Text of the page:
By Sam Adams | Criticwire March 31, 2014 at 3:21PM
Tom Elrod founded The Critical Press, whose initial wave of titles was announced this morning, to provide an outlet for medium-length film writing on "topics and arguments that can’t comfortably fit in a long article, but don’t necessarily need 300 pages to make their point." The first three books will be Peter Labuza's Approaching the End: Imagining Apocalypse in American Film, due out in October; Tina Hassannia's Asghar Farhadi: Life and Cinema, scheduled for December; and Robert Greene's Present Tense: American Nonfiction Cinema, 1998-2013. Elrod, who also works for the University of North Carolina Press and writes for Indy Week, says he's actively seeking proposals for additional titles, so Criticwire reached out to him to get a better sense of what The Critical Press is and what he's looking for. (You can read some of his previous thoughts on publishing herehttp://tomelrod.wordpress.com/ .)
What gave you the idea to launch an imprint specifically devoted to
medium-length film books?
I'm a long-time film fan and cinephile, but I've been a reader of film criticism for a long time, too. I grew up with the web, and so quite a lot of my engagement with film criticism over the years has happened online. And though many great books on film continue to be published every year, there seems to be a gap between the traditional book market and the vital, engaged, and diverse writing I've long admired on the internet. Medium-length books would seem like the natural place for many up-and-coming critics to move to next, but the economics of publishing don't traditionally encourage titles of this length. So, I decided it would be a good space to try to fill. This new venture is not connected to UNC Press in any way, though it has been very instructive for me to have spent the last few years working at a publisher in the midst of the many technological and business transitions the industry is facing.
How did you decide on your first three titles?
The first three titles came about because I had known the authors and their work for some time, and knew all three were writing interesting, provocative arguments. When I approached each of them they already had a strong sense of the books they wanted to write, grounded in their ongoing critical and professional interests. It's also nice to have this spread of topics, which range across countries, genres, and decades. I hope it shows the breadth that the Press in interested in.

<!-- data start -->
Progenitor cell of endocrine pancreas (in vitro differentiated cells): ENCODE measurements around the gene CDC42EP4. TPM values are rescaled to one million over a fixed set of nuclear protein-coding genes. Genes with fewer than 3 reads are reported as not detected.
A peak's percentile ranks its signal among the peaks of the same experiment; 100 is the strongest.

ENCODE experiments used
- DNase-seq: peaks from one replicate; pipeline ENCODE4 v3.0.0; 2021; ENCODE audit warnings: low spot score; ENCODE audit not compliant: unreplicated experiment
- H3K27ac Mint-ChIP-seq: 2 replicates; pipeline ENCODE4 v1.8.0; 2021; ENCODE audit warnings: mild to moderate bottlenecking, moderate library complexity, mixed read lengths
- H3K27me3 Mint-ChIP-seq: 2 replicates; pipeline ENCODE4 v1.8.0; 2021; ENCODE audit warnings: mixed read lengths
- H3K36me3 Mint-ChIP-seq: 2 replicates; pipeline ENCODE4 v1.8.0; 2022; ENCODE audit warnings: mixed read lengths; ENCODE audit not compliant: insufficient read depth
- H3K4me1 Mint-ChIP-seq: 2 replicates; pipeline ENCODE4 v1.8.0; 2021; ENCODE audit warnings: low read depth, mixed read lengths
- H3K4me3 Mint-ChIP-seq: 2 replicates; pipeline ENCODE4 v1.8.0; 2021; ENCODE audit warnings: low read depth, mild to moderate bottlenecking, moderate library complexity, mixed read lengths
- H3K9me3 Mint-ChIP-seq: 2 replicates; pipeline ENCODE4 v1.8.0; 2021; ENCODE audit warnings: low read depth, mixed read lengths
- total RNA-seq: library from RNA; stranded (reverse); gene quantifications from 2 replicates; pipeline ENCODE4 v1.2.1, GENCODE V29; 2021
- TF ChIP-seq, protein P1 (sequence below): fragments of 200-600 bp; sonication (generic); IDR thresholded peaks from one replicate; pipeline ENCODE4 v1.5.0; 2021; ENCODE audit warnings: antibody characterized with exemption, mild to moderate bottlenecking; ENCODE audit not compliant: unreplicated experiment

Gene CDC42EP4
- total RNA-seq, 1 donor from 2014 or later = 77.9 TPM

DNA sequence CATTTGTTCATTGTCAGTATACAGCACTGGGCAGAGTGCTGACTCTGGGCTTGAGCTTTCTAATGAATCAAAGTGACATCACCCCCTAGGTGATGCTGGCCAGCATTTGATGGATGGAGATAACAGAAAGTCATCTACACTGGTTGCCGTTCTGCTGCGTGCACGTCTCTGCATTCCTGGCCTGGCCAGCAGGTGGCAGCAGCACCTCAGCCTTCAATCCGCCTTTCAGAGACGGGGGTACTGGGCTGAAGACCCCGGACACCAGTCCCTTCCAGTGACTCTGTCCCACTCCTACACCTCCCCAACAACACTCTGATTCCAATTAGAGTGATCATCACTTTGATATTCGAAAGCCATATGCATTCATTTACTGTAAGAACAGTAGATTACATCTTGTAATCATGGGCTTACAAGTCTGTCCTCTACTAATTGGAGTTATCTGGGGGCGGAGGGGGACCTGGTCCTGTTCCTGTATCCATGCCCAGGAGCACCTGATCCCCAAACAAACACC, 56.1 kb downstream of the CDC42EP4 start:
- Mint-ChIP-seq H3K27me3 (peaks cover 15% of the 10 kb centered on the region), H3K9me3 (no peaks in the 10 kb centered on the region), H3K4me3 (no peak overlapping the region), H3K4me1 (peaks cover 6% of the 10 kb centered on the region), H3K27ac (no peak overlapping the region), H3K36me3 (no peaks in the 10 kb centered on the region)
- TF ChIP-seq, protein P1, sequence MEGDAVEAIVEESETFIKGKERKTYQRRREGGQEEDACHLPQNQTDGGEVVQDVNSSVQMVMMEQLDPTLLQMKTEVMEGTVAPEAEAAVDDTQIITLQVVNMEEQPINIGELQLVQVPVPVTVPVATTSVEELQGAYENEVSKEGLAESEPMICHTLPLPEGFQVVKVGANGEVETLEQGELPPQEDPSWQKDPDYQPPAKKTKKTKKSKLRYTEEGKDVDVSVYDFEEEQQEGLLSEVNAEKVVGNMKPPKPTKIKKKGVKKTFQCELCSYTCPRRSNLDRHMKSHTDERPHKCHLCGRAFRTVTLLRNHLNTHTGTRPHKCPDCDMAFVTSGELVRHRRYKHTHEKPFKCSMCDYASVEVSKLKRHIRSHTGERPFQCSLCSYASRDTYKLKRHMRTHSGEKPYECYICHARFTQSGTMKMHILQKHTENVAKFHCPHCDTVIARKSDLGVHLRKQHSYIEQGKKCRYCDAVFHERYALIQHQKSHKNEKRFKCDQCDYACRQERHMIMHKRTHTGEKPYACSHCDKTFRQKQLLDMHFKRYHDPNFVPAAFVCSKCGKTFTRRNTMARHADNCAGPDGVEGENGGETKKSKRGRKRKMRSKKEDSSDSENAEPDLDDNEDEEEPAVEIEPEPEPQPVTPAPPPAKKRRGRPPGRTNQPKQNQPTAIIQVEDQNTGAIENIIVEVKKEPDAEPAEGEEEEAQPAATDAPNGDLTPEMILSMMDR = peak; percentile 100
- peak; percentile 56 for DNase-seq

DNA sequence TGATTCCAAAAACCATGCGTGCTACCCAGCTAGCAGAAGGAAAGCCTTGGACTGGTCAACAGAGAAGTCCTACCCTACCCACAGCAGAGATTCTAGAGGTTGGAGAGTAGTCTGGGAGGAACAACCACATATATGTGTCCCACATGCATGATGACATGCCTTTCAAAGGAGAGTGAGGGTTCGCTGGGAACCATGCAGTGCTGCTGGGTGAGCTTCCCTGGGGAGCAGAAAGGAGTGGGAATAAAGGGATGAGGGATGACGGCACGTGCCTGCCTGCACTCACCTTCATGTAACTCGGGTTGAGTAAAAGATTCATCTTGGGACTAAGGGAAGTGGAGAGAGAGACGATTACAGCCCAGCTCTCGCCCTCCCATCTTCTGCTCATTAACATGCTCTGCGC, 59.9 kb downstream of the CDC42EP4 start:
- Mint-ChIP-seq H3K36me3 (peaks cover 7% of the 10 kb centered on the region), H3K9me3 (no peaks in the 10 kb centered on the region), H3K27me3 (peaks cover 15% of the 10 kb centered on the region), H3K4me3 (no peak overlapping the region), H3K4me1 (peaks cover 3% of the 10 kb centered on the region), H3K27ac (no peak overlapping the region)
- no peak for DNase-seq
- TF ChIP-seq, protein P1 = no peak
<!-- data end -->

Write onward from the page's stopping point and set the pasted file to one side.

Are there other series, current or past, you'd cite as models, like
the BFI's single-film monographs or the 33 1/3 line of music books?
The BFI series of single-film monographs was always in my mind, as it was a key influence and guide in my early cinephile days, but I think film criticism has always had a place for books of this length. Pauline Kael's Raising Kane could've fit this model, and of course Andre Bazin's What Is Cinema?, though technically a collection of essays, is an exemplar of the short book form.
How would you assess the market for this kind of work right now?
Nobody ever got rich betting on criticism, but if the internet has shown us nothing else it's that there are a lot of people interested in talking and debating about the things they love. Criticism, especially on the web, may be in a dire place economically, and obviously everyone despairs when it seems like listicles and half-hearted thinkpieces make up the sum totals of how people engage with culture. But it's not all there is, and I really do believe people would like more substantive places to think about film. There's partially a difference in the medium, too. I love the internet, but print or print-focused outlets really do force the writer and reader to engage in a different way: not necessarily always better, but with less of a focus on the immediate, often ephemeral, debate du jour. We'll be selling both physical and digital versions of the books, and in terms of sales won't be discriminating one way or the other, though I think the value of longer, book-length arguments is in their longevity, and so I see physical, print books as an inescapable part of that equation.
Are there any
particular areas you're interested in, or gaps you
think need filling?